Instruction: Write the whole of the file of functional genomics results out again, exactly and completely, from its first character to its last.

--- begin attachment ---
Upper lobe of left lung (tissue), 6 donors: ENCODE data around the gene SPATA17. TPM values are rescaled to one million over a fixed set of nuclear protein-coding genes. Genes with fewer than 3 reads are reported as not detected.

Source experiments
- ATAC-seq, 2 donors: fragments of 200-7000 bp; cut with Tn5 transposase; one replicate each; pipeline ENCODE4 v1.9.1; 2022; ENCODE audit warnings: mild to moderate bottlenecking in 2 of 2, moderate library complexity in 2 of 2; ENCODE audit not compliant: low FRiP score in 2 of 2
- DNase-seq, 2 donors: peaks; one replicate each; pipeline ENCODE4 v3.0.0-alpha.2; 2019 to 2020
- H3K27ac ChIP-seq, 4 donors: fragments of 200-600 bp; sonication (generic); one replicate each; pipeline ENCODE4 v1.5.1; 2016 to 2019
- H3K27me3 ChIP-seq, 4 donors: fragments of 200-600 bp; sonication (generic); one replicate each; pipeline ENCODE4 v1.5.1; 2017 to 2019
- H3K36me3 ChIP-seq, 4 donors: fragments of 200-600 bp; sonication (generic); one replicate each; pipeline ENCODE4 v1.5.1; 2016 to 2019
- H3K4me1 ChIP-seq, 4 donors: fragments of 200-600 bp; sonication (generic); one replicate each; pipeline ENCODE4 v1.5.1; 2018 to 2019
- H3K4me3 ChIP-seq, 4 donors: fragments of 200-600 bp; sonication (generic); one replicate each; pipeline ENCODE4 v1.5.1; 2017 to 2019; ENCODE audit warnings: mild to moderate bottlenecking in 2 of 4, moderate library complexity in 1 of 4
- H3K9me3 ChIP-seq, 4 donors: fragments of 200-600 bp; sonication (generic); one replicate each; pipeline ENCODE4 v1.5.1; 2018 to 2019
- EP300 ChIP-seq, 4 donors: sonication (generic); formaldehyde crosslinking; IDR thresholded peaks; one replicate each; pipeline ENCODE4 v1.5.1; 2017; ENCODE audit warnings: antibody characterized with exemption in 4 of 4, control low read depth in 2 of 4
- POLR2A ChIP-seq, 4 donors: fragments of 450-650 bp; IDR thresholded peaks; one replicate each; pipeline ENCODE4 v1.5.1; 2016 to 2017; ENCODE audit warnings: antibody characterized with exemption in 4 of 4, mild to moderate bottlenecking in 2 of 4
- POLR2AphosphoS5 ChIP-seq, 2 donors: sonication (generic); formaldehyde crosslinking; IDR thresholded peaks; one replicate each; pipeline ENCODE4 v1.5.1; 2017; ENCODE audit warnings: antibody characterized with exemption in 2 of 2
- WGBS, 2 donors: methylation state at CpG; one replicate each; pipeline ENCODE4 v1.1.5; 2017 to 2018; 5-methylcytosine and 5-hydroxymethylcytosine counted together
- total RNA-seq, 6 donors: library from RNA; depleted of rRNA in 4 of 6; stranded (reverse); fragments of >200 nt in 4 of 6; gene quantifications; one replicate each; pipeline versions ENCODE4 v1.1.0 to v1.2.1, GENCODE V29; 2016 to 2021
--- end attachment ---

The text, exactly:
Upper lobe of left lung (tissue), 6 donors: ENCODE data around the gene SPATA17. TPM values are rescaled to one million over a fixed set of nuclear protein-coding genes. Genes with fewer than 3 reads are reported as not detected.

Source experiments
- ATAC-seq, 2 donors: fragments of 200-7000 bp; cut with Tn5 transposase; one replicate each; pipeline ENCODE4 v1.9.1; 2022; ENCODE audit warnings: mild to moderate bottlenecking in 2 of 2, moderate library complexity in 2 of 2; ENCODE audit not compliant: low FRiP score in 2 of 2
- DNase-seq, 2 donors: peaks; one replicate each; pipeline ENCODE4 v3.0.0-alpha.2; 2019 to 2020
- H3K27ac ChIP-seq, 4 donors: fragments of 200-600 bp; sonication (generic); one replicate each; pipeline ENCODE4 v1.5.1; 2016 to 2019
- H3K27me3 ChIP-seq, 4 donors: fragments of 200-600 bp; sonication (generic); one replicate each; pipeline ENCODE4 v1.5.1; 2017 to 2019
- H3K36me3 ChIP-seq, 4 donors: fragments of 200-600 bp; sonication (generic); one replicate each; pipeline ENCODE4 v1.5.1; 2016 to 2019
- H3K4me1 ChIP-seq, 4 donors: fragments of 200-600 bp; sonication (generic); one replicate each; pipeline ENCODE4 v1.5.1; 2018 to 2019
- H3K4me3 ChIP-seq, 4 donors: fragments of 200-600 bp; sonication (generic); one replicate each; pipeline ENCODE4 v1.5.1; 2017 to 2019; ENCODE audit warnings: mild to moderate bottlenecking in 2 of 4, moderate library complexity in 1 of 4
- H3K9me3 ChIP-seq, 4 donors: fragments of 200-600 bp; sonication (generic); one replicate each; pipeline ENCODE4 v1.5.1; 2018 to 2019
- EP300 ChIP-seq, 4 donors: sonication (generic); formaldehyde crosslinking; IDR thresholded peaks; one replicate each; pipeline ENCODE4 v1.5.1; 2017; ENCODE audit warnings: antibody characterized with exemption in 4 of 4, control low read depth in 2 of 4
- POLR2A ChIP-seq, 4 donors: fragments of 450-650 bp; IDR thresholded peaks; one replicate each; pipeline ENCODE4 v1.5.1; 2016 to 2017; ENCODE audit warnings: antibody characterized with exemption in 4 of 4, mild to moderate bottlenecking in 2 of 4
- POLR2AphosphoS5 ChIP-seq, 2 donors: sonication (generic); formaldehyde crosslinking; IDR thresholded peaks; one replicate each; pipeline ENCODE4 v1.5.1; 2017; ENCODE audit warnings: antibody characterized with exemption in 2 of 2
- WGBS, 2 donors: methylation state at CpG; one replicate each; pipeline ENCODE4 v1.1.5; 2017 to 2018; 5-methylcytosine and 5-hydroxymethylcytosine counted together
- total RNA-seq, 6 donors: library from RNA; depleted of rRNA in 4 of 6; stranded (reverse); fragments of >200 nt in 4 of 6; gene quantifications; one replicate each; pipeline versions ENCODE4 v1.1.0 to v1.2.1, GENCODE V29; 2016 to 2021